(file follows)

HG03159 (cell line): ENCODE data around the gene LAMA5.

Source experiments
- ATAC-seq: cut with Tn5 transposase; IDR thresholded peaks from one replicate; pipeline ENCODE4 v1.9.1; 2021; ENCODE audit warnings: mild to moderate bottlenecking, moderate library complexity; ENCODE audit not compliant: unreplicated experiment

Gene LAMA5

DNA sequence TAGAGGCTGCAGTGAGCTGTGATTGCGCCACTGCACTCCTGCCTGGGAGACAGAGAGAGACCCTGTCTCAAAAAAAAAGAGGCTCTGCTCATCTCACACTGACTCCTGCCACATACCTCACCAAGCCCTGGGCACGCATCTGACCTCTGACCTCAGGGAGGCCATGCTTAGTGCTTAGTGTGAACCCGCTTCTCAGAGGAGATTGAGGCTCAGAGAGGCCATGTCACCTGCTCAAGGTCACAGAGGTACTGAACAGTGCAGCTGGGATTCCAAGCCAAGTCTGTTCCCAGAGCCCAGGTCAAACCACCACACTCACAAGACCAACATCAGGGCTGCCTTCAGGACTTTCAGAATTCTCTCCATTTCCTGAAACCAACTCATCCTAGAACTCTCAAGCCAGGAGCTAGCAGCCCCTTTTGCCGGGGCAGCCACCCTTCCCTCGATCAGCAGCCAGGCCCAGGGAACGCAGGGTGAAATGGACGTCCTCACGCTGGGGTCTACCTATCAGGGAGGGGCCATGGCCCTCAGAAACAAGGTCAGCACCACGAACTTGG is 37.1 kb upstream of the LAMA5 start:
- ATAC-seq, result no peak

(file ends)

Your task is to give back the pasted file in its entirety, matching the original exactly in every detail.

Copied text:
HG03159 (cell line): ENCODE data around the gene LAMA5.

Source experiments
- ATAC-seq: cut with Tn5 transposase; IDR thresholded peaks from one replicate; pipeline ENCODE4 v1.9.1; 2021; ENCODE audit warnings: mild to moderate bottlenecking, moderate library complexity; ENCODE audit not compliant: unreplicated experiment

Gene LAMA5

DNA sequence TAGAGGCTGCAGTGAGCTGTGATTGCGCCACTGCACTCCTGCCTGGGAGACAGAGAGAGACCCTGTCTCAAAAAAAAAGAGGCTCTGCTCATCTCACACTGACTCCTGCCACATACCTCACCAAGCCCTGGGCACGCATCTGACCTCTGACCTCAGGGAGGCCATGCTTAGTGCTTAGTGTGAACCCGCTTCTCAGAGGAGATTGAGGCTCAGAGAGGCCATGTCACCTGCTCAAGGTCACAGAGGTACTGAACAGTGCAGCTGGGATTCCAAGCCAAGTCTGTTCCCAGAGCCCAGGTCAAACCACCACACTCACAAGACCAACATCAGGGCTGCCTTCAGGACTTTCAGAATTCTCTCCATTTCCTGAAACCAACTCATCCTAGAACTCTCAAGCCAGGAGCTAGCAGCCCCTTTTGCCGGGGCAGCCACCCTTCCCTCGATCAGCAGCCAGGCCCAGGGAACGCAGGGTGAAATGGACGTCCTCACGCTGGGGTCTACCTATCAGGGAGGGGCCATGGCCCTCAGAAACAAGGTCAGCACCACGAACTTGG is 37.1 kb upstream of the LAMA5 start:
- ATAC-seq, result no peak